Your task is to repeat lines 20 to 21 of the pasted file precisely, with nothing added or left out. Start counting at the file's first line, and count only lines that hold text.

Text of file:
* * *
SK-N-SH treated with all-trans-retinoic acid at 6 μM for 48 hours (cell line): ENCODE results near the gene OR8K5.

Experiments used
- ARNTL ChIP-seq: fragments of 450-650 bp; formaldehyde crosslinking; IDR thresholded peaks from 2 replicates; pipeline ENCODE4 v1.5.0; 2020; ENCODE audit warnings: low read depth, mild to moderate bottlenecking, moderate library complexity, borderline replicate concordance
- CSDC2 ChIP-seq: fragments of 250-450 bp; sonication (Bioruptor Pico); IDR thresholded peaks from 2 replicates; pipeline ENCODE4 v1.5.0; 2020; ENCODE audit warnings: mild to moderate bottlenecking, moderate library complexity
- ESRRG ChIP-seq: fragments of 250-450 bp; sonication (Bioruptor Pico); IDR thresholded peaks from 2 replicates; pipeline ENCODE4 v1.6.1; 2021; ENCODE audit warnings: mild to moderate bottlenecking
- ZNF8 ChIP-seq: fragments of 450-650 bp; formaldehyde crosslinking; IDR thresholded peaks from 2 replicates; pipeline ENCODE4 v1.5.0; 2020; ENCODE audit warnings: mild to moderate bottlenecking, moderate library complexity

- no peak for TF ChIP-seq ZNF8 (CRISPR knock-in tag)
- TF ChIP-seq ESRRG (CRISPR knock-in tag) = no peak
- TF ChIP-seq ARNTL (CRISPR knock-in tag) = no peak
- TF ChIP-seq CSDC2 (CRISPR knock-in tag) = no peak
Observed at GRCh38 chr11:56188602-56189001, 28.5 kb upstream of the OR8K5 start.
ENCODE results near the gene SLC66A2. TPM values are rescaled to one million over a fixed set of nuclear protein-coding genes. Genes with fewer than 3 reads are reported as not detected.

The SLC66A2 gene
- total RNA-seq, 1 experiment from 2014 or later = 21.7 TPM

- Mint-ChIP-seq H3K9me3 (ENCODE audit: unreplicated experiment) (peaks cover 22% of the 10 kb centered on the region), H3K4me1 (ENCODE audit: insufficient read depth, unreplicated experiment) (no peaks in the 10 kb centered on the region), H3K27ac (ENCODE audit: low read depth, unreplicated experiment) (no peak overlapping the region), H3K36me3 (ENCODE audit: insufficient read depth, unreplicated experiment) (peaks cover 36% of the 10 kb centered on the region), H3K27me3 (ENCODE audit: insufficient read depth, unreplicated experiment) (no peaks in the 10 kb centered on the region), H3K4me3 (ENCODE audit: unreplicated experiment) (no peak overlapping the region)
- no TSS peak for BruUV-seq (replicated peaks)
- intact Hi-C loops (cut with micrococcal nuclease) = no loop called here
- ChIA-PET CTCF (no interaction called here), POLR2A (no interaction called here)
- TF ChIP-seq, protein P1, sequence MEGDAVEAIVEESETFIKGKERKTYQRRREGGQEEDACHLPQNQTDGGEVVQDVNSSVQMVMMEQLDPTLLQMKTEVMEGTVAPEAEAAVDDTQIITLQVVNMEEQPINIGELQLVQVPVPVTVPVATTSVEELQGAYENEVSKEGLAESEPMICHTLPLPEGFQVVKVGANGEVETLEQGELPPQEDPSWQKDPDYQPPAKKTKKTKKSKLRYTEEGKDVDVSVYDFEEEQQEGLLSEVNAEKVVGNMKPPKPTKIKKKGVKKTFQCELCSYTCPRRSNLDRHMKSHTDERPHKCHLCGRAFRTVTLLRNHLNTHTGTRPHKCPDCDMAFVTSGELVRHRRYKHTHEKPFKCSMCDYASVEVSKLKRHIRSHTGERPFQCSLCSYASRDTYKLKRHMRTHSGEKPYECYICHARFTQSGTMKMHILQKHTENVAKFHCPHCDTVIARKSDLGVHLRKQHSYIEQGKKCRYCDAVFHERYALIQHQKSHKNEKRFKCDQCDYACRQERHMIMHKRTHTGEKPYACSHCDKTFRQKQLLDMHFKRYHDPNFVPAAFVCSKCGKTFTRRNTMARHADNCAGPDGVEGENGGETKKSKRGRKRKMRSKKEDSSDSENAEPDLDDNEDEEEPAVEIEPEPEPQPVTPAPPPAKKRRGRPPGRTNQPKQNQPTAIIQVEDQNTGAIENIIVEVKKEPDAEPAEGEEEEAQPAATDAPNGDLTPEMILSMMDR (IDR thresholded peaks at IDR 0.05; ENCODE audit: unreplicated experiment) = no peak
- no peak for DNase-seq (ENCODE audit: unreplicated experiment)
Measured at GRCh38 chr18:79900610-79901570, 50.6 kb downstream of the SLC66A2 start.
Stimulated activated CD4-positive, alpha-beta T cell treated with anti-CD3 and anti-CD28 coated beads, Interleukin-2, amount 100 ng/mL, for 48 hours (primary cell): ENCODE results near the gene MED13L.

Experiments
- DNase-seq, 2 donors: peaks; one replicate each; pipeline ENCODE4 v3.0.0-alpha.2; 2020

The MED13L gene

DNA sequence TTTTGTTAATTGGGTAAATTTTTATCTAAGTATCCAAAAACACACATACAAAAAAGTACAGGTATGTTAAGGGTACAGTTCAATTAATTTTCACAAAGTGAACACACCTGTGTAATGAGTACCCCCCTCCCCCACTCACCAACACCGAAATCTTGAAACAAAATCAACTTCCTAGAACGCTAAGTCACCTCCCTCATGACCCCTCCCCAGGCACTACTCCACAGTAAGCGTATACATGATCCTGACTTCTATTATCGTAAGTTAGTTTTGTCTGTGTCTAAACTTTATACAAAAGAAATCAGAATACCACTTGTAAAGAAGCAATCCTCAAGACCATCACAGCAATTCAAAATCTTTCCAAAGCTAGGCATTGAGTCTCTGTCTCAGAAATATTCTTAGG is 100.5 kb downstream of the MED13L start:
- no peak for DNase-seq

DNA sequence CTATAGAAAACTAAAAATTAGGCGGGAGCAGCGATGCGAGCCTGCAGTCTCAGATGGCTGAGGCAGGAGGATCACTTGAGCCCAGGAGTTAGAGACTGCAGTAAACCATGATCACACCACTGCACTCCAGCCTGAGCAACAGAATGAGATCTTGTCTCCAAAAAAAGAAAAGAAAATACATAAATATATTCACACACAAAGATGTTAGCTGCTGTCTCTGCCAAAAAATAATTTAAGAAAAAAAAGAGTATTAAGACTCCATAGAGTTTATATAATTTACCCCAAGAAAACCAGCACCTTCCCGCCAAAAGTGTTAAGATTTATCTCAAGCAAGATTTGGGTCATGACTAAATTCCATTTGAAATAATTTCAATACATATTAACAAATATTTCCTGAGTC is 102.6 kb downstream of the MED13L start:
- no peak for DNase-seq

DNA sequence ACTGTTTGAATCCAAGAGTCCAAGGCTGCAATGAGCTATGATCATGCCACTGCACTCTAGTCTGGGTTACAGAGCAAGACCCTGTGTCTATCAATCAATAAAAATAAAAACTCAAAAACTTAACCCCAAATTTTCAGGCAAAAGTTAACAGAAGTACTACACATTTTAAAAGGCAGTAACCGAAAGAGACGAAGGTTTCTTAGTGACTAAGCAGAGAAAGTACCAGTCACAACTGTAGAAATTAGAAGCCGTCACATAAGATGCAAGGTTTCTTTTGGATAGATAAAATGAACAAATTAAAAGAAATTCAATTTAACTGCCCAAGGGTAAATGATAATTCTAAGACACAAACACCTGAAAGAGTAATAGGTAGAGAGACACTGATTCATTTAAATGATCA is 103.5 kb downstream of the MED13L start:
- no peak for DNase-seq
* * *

- no peak for DNase-seq (ENCODE audit: unreplicated experiment)
Measured at GRCh38 chr18:79900610-79901570, 50.6 kb downstream of the SLC66A2 start.